James Seddon
James Alexander Seddon 1.jpg
4th Confederate States Secretary of War
In office
November 21, 1862 – February 5, 1865
PresidentJefferson Davis
Preceded byGeorge Randolph
Succeeded byJohn Breckinridge
Member of the U.S. House of Representatives
from Virginia's 6th district
In office
March 4, 1849 – March 3, 1851
Preceded byJohn Botts
Succeeded byJohn Caskie
In office
March 4, 1845 – March 3, 1847
Preceded byJohn Jones
Succeeded byJohn Botts
Personal details
James Alexander Seddon

(1815-07-13)July 13, 1815
Falmouth, Virginia
DiedAugust 19, 1880(1880-08-19) (aged 65)
Goochland County, Virginia
Political partyDemocratic
SpouseSarah Bruce
Alma materUniversity of Virginia

James Alexander Seddon (July 13, 1815 – August 19, 1880) was an American lawyer and politician who served two terms as a Representative in the U.S. Congress, as a member of the Democratic Party. He was appointed Confederate States Secretary of War by Jefferson Davis during the American Civil War.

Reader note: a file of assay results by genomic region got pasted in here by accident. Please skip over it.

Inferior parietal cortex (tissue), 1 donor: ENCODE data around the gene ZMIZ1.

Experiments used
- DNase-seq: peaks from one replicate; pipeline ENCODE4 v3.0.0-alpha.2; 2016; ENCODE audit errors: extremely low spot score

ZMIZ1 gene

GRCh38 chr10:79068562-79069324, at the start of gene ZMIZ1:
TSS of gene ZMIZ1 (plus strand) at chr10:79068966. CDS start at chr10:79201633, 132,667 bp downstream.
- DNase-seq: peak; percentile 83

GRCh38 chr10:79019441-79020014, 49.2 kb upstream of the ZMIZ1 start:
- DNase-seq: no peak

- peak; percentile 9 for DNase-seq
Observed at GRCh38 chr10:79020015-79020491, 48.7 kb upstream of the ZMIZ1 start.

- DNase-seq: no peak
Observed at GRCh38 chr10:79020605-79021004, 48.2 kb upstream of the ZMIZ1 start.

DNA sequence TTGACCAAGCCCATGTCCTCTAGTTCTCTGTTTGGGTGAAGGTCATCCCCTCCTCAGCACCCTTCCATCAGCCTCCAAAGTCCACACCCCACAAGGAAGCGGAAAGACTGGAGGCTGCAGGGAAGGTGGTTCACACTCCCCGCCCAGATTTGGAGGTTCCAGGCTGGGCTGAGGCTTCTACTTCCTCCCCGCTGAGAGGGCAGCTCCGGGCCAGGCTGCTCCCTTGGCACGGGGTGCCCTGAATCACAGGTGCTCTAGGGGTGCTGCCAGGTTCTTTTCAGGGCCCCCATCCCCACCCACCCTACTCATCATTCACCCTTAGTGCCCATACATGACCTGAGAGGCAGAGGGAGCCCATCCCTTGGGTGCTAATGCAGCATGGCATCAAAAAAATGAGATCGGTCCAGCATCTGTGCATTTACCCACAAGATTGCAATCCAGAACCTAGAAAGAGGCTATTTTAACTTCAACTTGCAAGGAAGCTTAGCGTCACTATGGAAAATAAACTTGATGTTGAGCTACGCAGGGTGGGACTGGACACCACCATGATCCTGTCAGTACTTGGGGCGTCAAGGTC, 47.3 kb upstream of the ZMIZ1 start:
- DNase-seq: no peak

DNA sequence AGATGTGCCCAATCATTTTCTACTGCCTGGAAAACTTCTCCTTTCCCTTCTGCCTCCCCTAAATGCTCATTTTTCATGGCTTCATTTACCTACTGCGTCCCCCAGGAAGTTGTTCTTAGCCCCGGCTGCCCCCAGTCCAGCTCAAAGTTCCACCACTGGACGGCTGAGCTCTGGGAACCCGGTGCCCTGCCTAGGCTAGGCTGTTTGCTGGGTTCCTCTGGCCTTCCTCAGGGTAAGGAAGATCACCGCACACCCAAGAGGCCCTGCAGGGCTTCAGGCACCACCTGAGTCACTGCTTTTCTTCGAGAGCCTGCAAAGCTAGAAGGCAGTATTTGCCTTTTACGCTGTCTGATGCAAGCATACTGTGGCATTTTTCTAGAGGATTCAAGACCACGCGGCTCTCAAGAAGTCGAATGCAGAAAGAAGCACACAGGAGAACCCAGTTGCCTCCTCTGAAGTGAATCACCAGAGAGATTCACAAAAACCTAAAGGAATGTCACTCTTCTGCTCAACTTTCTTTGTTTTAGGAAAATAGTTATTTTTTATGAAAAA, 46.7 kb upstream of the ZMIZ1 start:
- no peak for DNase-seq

Due to frail health, Seddon was educated primarily at home and became self-taught as a youth. At the age of twenty-one, he entered the law school of the University of Virginia. After graduation, Seddon settled in Richmond, where he established a successful law practice.

In 1845, he was nominated by the Democratic Party for Congress and was easily elected. Two years later, he was renominated, but declined due to platform differences with the party. In 1849, Seddon was reelected to Congress, serving from December 1849 until March 1851. Owing to poor health, he declined another nomination at the end of his term and retired to "Sabot Hill," his plantation located along the James River above Richmond.

Seddon attended the peace convention held in Washington, D.C., in 1861, which attempted to devise a means of preventing the impending civil war. Later in the same year, he attended the Provisional Confederate Congress. President Davis named him as his fourth Secretary of War, succeeding George W. Randolph. He held this post until January 1, 1865, when he retired from public life to his plantation and was succeeded by John C. Breckinridge. His service of more than twenty-four months as Secretary made him the most durable of the five Confederate Secretaries of War.

Electoral history